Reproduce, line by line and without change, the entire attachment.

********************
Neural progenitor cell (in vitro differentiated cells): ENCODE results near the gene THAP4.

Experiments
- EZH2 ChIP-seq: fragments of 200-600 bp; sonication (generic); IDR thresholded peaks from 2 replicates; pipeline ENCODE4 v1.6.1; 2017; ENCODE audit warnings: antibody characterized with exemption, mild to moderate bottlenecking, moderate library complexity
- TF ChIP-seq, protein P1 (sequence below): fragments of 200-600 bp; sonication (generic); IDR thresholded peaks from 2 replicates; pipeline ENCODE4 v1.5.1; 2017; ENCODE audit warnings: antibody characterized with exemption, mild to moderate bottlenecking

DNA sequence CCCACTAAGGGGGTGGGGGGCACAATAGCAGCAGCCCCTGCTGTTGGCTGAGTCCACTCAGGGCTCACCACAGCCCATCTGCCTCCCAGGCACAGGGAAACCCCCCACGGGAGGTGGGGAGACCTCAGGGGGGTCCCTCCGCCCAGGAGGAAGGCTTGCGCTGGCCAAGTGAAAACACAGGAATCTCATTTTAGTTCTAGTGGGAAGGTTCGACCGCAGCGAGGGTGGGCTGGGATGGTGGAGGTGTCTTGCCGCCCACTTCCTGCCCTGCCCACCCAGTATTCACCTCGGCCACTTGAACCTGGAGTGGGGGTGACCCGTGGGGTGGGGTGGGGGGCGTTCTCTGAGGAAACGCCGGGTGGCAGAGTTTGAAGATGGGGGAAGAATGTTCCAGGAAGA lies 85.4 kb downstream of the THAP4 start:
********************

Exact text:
Neural progenitor cell (in vitro differentiated cells): ENCODE results near the gene THAP4.

Experiments
- EZH2 ChIP-seq: fragments of 200-600 bp; sonication (generic); IDR thresholded peaks from 2 replicates; pipeline ENCODE4 v1.6.1; 2017; ENCODE audit warnings: antibody characterized with exemption, mild to moderate bottlenecking, moderate library complexity
- TF ChIP-seq, protein P1 (sequence below): fragments of 200-600 bp; sonication (generic); IDR thresholded peaks from 2 replicates; pipeline ENCODE4 v1.5.1; 2017; ENCODE audit warnings: antibody characterized with exemption, mild to moderate bottlenecking

DNA sequence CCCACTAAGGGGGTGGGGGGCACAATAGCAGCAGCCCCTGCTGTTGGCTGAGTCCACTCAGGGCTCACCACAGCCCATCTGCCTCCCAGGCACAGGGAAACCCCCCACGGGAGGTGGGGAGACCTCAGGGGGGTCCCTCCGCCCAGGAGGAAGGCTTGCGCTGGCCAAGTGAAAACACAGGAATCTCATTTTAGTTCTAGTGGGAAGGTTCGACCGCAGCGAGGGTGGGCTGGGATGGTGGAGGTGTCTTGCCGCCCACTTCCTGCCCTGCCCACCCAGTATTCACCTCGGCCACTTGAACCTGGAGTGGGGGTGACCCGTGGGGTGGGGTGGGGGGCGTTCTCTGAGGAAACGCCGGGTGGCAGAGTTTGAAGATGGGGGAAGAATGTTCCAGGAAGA lies 85.4 kb downstream of the THAP4 start: